There are a few instances when Jesus specifically told the healed person not to tell. My guess would be that these healings were for the witnesses present and would not serve to rouse faith in non-believers. In other words, there was no point in telling because nothing would come out of it.

What does all this mean for me today? I wish I knew. I know in my heart if I could consistently hear God’s voice within, I would know how to pray for those who are sick (emotionally and physically). But, heck, I can’t even hear His voice to find a misplaced book, much less broker health.

Henri Cartier-Bresson, one of my favorite photographers, said that he would hear the word “yes” in his mind whenever he was looking through the viewfinder. And in that moment, he would know that he had captured something meaningful. I believe this “yes” is the same voice for healing.

Lord, as I pray for others, speak your “yes” that I might hear and the sick made well. Give me confidence to pray. And may every healing bring your kingdom closer to our hearts.

I pray again today for Kim G, Vanessa M, Anne W, Sarah W, Rebecca M, Becky T, Jeff B, Chelsea A, John, Janis U, and Lily B.

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Luke 7:7
“Therefore I did not even think myself worthy to come to You. But say the word, and my servant will be healed.”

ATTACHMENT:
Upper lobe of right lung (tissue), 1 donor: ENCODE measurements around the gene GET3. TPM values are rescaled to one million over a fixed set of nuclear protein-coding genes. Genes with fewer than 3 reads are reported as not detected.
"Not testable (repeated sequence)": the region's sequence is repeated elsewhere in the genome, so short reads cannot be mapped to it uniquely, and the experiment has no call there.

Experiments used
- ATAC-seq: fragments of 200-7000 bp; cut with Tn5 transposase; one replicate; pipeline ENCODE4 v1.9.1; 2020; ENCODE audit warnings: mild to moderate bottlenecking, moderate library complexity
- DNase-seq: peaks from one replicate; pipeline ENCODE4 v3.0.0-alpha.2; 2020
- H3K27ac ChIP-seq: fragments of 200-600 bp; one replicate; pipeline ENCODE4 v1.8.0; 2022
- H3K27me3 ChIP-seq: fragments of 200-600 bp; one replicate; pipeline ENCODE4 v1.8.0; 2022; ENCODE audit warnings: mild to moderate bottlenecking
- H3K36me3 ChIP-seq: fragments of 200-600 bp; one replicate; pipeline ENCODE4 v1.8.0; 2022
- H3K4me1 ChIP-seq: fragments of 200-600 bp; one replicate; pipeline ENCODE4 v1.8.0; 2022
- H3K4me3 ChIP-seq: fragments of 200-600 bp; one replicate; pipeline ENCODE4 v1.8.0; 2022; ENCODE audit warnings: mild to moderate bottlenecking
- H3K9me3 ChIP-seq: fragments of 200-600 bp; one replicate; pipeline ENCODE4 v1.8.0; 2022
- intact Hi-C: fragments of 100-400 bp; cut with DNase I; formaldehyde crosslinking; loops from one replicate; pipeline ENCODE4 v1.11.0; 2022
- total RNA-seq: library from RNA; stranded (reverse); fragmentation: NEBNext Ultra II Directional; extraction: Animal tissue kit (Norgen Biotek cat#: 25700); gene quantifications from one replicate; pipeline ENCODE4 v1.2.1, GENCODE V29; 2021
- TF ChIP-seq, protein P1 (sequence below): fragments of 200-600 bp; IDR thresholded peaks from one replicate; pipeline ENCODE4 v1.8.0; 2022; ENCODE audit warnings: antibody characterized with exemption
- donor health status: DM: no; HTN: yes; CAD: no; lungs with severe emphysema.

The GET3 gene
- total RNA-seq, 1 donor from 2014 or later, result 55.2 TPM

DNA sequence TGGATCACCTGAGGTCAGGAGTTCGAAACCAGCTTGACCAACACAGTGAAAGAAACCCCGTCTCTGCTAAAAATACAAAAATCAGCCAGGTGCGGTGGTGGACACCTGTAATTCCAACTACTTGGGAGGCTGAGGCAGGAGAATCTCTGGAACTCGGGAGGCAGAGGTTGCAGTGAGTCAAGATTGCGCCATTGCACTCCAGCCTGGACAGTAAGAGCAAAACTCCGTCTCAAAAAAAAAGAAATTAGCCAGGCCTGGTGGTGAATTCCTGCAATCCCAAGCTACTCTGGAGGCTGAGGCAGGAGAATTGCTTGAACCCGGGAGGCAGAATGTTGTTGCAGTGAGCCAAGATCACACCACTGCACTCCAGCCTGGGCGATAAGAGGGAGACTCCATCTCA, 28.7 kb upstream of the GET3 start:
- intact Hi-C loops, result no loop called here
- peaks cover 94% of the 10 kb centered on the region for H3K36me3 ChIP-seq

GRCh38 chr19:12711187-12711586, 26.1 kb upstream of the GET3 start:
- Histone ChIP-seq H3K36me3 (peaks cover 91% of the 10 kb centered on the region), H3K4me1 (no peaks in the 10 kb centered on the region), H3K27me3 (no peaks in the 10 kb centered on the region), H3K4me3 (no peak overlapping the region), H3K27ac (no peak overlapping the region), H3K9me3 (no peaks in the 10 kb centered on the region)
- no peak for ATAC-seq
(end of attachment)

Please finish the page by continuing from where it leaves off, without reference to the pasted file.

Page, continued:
The centurion who came to Jesus asking for the healing of his servant had total faith and confidence that Jesus was able to do it. What he didn’t know was whether Jesus would choose to do it.

So often, as I pray for the healing for one person or another, I feel like a little girl in a classroom with her hand up, waving and snapping my fingers, “choose me, choose me–heal my friend, heal my daughter.” It’s like I’m trying to convince Him that my request is worthy.

I suppose there is some support in scripture for persistent “whining,” look at the story of the widow and judge [Luke 18:4-5]. But, of course, this judge was not a godly judge. And then there’s the clever Greek mother [Luke 7:24-30] who pleaded for the “crumbs under the table” so that Jesus might choose to heal her daughter.

But even in his own time, Jesus did not heal everyone. Those He did heal were by His choice and His timing and for the glory of the God and the advancement of the kingdom (that is, the building of koinonia… groups of believers who would live as Christ taught).

In modern times, we have doctors and therapists and practitioners who do what they can to encourage the body to heal itself. They provide altering drugs and change the environment in which the disease or pain lives. But, in the end, the healing is still an act of God. We must grow in our confidence and faith that Jesus can and will “say the word” of healing for our loved ones and ourselves. We must carry our faith and hope to the very end. We must wait for His word despite all circumstances.

And when he does not “say the word” and that healing does not come and there is death instead, we can know that we stood firm in our faith and trust and then our acceptance of His silence will come easier. This I believe.

Oh, Lord, just “say the word” today for Lily B, Sarah W, Janis U, Anne W, Linda D, Chelsea A, and Gerda S.